They have probably pre-assigned "novelty" numbers to a variety of words, based both on general frequency of usage, and also the "capability" of the word. I'm guessing that "jetpack" and "robot" and "laser rifle" will have low point values because they are so useful, whereas "treadmill" and "oasis" and "diorama" will have higher values because their usage is less obvious. The game might even keep track of words you use, and give you fewer points for re-used words, as compared to pulling out something totally new. If this is the case, then a given level will actually get more challenging as you keep replaying it, because you'll have eliminated all of the obvious strategies early on.

      The thing is this is a puzzle game. The fun comes not from just getting to the end of the game, but in trying to solve puzzles in new and interesting ways.

      Of course that may just be my imagination running wild. I'll have to actually play the game to see if they've calibrated all of this in a fun way.

      • by fbjon ( 692006 )

        The review seems to suggest that solving the levels isn't necessarily the hard part. It's solving them in few moves and with interesting strategies. For instance the review says: "awarded me badges -- achievements for clever word usage".

        Sound kind of like Crayon physics, in which case I'll buy this game as soon as I can.

      • Re: (Score:3, Funny)

        by wisty ( 1335733 )

        Do you think there will be an add-on that gives bonus points for using words that were deliberately excluded from the family version?

  • Wait 'till some 14 yr. old writes in a naughty word. If the game doesn't have the items, rest assured there are people that will make some for it.
  • I hope they add Obama for the final version.

  • I wonder how many regular nouns there are in English for them to have created? It seems like a lot. If Einstein is in there, how many other famous figures are also in there?
  • Impressive? (Score:2, Interesting)

    by lyinhart ( 1352173 )
    I'm not sure why there's so much buzz about this game. It's quite similar to other recent "indie" games like "World of Goo" and especially "Crayon Physics" - action puzzlers that involve using lateral thinking to build structures and get to an exit. And Scribblenauts doesn't look nearly as impressive as either two of those games. Besides, all these titles have the same basic premise as good 'ol "Lemmings."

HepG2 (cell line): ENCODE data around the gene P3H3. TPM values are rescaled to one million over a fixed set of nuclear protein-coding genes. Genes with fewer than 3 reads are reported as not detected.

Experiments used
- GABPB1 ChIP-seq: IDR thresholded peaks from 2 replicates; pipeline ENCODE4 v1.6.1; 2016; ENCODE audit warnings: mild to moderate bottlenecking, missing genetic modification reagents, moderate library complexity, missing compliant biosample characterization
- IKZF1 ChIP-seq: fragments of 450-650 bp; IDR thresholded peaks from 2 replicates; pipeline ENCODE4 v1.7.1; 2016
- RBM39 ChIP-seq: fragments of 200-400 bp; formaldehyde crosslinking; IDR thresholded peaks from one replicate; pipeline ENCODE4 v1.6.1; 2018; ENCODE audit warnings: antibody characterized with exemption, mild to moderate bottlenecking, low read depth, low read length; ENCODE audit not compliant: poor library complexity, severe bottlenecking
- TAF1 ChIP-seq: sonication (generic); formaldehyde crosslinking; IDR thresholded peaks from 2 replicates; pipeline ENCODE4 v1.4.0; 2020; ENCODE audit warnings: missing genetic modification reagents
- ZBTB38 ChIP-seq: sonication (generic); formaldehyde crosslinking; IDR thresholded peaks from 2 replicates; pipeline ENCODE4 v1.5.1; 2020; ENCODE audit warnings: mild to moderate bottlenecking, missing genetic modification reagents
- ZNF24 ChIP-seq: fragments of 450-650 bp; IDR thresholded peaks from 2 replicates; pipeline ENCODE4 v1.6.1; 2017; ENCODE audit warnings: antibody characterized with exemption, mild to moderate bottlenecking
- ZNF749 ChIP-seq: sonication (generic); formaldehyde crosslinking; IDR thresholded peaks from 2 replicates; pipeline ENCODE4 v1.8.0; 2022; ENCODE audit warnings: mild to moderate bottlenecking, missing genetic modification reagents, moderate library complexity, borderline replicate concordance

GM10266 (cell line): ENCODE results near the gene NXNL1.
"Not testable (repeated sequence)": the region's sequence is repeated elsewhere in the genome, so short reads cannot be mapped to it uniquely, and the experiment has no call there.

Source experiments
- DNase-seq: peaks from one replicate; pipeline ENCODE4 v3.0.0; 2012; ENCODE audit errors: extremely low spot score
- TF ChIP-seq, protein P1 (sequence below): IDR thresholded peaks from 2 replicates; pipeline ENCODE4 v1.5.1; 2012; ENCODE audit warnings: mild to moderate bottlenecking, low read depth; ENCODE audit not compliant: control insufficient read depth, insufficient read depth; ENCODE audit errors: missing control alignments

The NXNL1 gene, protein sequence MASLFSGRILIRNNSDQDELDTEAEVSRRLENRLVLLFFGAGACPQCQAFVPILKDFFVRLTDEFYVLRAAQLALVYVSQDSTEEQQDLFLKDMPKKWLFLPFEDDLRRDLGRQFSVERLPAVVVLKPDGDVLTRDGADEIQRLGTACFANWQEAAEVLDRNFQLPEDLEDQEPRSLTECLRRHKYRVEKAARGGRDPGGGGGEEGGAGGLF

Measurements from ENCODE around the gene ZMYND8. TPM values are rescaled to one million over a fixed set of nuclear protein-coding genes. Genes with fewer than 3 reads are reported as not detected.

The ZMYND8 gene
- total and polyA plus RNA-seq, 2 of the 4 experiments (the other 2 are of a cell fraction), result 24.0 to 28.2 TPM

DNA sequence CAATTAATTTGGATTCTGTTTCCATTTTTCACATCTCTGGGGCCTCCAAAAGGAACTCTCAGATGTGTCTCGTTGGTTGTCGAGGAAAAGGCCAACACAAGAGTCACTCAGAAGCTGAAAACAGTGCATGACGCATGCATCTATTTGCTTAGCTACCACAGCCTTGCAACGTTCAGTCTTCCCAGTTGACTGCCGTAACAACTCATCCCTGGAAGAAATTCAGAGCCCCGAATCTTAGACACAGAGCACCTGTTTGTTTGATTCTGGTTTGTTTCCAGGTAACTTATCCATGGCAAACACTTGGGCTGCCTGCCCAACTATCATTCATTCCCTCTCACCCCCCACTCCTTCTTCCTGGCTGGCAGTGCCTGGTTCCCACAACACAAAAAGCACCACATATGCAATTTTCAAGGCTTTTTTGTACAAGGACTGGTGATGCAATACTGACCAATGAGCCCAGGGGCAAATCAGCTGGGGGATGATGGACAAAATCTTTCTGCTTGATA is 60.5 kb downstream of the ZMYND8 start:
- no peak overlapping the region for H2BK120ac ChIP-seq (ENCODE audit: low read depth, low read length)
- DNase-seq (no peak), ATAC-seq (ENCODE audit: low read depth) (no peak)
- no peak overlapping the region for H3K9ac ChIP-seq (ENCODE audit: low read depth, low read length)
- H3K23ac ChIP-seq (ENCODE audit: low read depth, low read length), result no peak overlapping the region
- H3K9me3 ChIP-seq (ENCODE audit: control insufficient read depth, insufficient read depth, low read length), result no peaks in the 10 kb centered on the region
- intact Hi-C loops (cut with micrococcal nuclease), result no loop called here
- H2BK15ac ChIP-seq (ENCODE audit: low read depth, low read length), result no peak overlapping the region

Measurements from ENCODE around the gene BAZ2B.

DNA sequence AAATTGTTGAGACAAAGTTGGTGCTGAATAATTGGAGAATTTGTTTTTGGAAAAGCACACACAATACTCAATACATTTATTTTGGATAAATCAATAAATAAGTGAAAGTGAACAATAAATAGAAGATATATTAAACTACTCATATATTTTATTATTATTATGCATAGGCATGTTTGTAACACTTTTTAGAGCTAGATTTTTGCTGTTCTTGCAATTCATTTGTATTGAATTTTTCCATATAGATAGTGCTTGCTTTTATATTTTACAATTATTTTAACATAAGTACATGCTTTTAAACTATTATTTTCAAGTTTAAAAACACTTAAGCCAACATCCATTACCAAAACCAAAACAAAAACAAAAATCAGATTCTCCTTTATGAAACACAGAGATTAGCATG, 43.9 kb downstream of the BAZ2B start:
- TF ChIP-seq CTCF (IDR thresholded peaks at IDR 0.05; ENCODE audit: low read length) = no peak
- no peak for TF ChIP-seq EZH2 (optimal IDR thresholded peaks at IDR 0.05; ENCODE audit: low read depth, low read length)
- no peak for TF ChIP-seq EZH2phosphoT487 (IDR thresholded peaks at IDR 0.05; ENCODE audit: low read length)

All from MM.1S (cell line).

• Re:Impressive? (Score:5, Insightful)

      by John Betonschaar ( 178617 ) on Saturday June 06, 2009 @07:39AM (#28231733)

      You don't get it, the game isn't impressive because it's a puzzle game, but because it's a whole new idea that seems impossible to implement, but apparently works pretty well.

      • Re:Impressive? (Score:5, Informative)

        by xeoron ( 639412 ) on Saturday June 06, 2009 @08:39AM (#28231979) Homepage
        True.... There is also a wonderfully wacky aspect to it as well, which one reviewer of the game at E3 talked about, here [], which is this:

        I was in the early levels; I didn't quite have an idea of how ridiculously in-depth the database was. I was summoning things like ladders, glasses of water, rayguns, what have you. But I reached a level with zombie robots, and the zombie robots kept killing me. Rayguns didn't work, a torch didn't work, a pick-axe didn't work. In my frustration, I wrote in "Time Machine". And one popped up. What the f!%k? A smile dawned on my face. I hopped in, and the option was given to me to either travel to the past or the future. I chose past. When I hopped out, there were f!%king dinosaurs walking around. I clicked one, and realized I could RIDE THEM. So I hopped on a f!%ing DINOSAUR, traveled back to the present, and stomped the shit out of robot zombies. Did you just read that sentence? Did you really? I F!%KING TRAVELED THROUGH TIME AND JUMPED ON A DINOSAUR AND USED IT TO KILL MOTHERF!%KING ROBOT ZOMBIES. This game is unbelievable. Impossible. There's nothing you can't do.

        • I hope this game is as cool as it sounds, but I have one major concern - balance. If you can summon anything at any time, it's going to be difficult for them to have balance in the game. Figure out the most powerful item and summon it to kill anything you need to have killed. It's one thing to balance 20 races in a game, it's another to balance the dictionary. Of course, maybe the puzzles somehow take care of this issue.